Mixed messages have filtered from the Australian camp in the days since the fate of the Ashes was decided at Old Trafford.
Michael Clarke has said repeatedly that the fourth and fifth Test teams would be selected on merit with no consideration for the return Ashes series Down Under at the end of the year. “It’s about picking your best 11 players,” Clarke insisted in Durham this week. “We are not in the business of thinking anyone is here just to have a go. We are here to win this and the last Test and to square the series.”
It is a view out of synch with that of a senior Cricket Australia official at the start of this tour when he said a series defeat mattered little because Australia’s real focus was on regaining the Ashes in front of home crowds.
Yet Clarke was full of praise for Australia’s high-performance team, including coach Darren Lehmann and selectors John Inverarity and Rod Marsh, for casting an eye to the future. “I’m pretty sure the selectors and Darren are thinking about it,” Clarke said. “As a player you can’t afford to because as soon as you take one eye off the ball you will find yourself out of the series. But it is smart that the high-performance team and the selectors and the head coach are looking to the Australian summer.”
So what does that say about the selection of old-fashioned seamer Jackson Bird at Durham? Bird may have a name more suited to a soul singer but he could be on the verge of a long and fruitful career as a practitioner of a different kind of swing.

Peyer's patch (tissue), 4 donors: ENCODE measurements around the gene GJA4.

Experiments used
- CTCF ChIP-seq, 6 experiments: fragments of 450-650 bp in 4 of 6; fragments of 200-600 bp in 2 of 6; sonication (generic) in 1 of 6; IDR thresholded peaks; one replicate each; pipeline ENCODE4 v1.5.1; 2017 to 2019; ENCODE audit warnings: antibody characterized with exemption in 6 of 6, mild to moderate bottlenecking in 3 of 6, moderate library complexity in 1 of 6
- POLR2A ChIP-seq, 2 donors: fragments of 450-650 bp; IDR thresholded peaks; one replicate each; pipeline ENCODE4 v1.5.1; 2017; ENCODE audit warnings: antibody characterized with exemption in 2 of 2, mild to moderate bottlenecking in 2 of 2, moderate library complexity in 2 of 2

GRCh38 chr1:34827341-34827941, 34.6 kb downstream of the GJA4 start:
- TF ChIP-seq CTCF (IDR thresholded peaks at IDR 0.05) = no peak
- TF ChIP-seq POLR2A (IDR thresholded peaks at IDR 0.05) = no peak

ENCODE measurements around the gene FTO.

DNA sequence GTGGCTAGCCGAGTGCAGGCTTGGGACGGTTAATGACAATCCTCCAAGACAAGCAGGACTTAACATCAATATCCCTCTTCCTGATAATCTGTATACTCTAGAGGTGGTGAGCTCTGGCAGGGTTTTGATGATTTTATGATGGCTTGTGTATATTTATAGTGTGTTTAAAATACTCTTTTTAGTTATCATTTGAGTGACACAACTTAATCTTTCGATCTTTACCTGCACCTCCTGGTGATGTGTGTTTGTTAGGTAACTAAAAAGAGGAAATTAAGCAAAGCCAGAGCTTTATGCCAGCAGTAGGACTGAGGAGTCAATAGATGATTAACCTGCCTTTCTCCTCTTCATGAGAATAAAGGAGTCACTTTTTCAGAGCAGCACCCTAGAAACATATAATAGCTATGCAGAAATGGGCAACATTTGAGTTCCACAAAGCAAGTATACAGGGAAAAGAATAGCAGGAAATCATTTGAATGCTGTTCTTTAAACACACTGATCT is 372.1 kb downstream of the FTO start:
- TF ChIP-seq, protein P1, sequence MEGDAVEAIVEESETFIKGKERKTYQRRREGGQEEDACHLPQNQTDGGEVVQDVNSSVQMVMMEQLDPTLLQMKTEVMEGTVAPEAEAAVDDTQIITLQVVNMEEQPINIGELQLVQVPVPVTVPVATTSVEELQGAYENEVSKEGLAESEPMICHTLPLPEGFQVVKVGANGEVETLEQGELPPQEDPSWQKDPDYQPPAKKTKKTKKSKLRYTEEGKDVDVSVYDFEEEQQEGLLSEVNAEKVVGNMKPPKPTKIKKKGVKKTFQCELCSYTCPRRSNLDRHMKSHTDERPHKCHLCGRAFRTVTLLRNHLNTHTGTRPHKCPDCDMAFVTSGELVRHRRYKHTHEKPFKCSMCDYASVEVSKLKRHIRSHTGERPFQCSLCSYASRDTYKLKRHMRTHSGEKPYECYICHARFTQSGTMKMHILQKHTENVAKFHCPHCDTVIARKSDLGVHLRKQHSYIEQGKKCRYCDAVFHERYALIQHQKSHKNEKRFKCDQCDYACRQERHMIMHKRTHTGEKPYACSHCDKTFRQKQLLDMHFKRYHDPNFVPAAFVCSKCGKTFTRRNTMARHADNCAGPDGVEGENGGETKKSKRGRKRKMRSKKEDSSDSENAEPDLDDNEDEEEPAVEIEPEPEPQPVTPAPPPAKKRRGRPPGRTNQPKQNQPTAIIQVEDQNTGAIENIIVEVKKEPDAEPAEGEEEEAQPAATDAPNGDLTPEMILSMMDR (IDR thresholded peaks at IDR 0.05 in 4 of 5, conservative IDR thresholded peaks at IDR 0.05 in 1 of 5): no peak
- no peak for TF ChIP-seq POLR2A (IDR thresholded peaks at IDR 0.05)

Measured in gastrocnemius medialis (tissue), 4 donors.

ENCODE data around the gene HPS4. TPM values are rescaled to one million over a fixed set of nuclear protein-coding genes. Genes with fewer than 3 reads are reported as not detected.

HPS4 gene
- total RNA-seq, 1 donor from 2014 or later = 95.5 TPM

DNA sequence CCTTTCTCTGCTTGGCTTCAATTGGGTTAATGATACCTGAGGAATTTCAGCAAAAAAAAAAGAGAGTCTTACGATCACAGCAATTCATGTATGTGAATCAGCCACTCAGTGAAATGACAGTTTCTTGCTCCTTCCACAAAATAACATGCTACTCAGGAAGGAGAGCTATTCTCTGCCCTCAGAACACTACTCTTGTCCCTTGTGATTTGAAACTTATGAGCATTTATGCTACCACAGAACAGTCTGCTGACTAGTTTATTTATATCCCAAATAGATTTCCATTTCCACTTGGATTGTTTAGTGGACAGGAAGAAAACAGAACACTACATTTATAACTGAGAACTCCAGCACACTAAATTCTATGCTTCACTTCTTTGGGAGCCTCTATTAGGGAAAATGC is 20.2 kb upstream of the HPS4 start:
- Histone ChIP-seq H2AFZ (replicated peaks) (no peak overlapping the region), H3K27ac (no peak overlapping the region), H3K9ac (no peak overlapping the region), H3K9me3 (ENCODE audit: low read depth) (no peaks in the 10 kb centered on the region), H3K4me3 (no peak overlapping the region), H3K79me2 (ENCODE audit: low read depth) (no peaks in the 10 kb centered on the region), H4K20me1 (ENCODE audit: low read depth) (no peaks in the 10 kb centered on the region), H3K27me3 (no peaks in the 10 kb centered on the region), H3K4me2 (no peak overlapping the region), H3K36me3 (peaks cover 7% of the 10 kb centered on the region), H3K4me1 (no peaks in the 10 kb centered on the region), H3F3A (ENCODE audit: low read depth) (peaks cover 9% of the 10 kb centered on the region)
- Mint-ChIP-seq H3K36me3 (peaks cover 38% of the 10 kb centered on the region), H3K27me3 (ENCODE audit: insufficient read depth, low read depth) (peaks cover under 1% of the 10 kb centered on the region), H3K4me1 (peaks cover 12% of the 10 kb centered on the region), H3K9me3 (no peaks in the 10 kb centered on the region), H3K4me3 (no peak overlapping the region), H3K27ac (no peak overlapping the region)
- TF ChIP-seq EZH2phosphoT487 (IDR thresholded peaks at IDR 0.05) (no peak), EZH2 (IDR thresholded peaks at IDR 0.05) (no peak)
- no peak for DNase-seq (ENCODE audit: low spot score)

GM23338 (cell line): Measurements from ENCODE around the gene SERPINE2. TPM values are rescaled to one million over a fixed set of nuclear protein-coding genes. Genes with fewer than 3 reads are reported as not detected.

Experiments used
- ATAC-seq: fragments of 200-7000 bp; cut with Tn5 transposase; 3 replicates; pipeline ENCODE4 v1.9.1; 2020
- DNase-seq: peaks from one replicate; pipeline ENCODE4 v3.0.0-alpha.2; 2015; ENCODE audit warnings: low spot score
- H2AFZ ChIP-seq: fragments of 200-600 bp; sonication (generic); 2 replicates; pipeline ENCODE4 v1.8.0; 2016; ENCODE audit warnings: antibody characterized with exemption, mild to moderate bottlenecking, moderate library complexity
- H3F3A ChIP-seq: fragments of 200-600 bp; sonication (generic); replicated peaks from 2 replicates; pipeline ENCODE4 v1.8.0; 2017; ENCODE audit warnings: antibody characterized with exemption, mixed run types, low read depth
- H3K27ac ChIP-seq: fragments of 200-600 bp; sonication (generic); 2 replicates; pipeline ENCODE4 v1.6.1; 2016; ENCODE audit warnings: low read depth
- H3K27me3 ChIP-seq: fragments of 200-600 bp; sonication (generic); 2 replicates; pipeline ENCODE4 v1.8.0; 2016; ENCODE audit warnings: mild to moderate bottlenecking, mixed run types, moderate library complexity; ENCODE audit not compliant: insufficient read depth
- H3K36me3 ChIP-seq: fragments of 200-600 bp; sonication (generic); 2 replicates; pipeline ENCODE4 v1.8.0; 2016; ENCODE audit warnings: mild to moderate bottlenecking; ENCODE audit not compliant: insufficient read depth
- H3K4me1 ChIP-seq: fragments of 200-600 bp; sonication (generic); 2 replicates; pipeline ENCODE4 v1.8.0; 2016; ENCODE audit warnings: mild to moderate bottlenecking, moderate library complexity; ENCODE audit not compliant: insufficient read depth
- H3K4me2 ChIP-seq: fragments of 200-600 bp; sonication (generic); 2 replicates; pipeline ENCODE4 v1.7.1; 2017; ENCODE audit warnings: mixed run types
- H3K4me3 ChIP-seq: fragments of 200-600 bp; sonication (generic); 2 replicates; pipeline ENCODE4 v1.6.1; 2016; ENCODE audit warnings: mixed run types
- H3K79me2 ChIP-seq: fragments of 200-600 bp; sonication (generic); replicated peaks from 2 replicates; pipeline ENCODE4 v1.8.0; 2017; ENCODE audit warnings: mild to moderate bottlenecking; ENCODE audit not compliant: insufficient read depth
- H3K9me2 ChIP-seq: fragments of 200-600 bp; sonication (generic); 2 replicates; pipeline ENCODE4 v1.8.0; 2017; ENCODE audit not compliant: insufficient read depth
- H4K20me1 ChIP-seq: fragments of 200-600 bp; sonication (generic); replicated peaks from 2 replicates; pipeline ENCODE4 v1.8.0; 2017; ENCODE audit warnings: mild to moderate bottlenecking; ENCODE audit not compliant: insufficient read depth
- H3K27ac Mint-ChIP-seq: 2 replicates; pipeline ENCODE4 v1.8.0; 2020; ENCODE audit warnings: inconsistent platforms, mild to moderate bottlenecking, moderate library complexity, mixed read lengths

A session or two into his third Test Bird had already met both of Clarke’s criteria for coming to the attention of the selectors. As Bird often topped 85mph with good-length curlers that probed and tested the defences of England’s top-order batsmen, it was a splendid reward for his endeavours when he eventually forced Alastair Cook into an error of judgement as profound as anything he has displayed in nearly a century of Tests.
It may be sound policy at the Waca Ground or Wanderers to let a good length ball go after it has pitched a millimetre or two outside off stump and is zeroing in on the woodwork but it is surely an approach with a limited lifespan this far from the Equator.
There appears little question over Bird’s capacity at Test level, an observation made first and often after he claimed 11 wickets in his opening two Tests, only to be punted for the next seven.
If the selectors are already contemplating the series in Australia – even if they do not intend to trial players for it – Bird has shown enough to suggest he will be at the pointy end of the campaign to regain the urn.
There are pacemen galore on the Australian landscape at different stages of form, fitness and career advancement. James Pattinson and Mitchell Starc have already come and gone on this tour, the remarkable speedster Pat Cummins is returning, the maligned but meteoric Mitch Johnson has another Waca special up his sleeve and names such as Nathan Coulter-Nile, Kane Richardson and Chadd Sayers will emerge from anonymity as the tour approaches.
They all have claims, some stronger than others, but Bird appears to have an advantage over each of them – he never bowls a bad spell, he rarely bowls a bad over and his bad balls are so few that they could be considered experiments to test a batsman’s concentration. He may lack the fire of Ryan Harris and the unstinting work rate of Peter Siddle, though his baggy green history is so brief that both attributes may be unseen rather than absent.
As Bird bounded in with the new ball at Durham, another paceman came to mind.
Dale Steyn also bounds in with elbows pumping and has a small skip in his stride at end of his follow-through. Jackson Bird is no Dale Steyn but he has given Australia considerable heart.
And there is nothing mixed about that message.
John Townsend is Cricket Writer at ‘The West Australian’Reuse content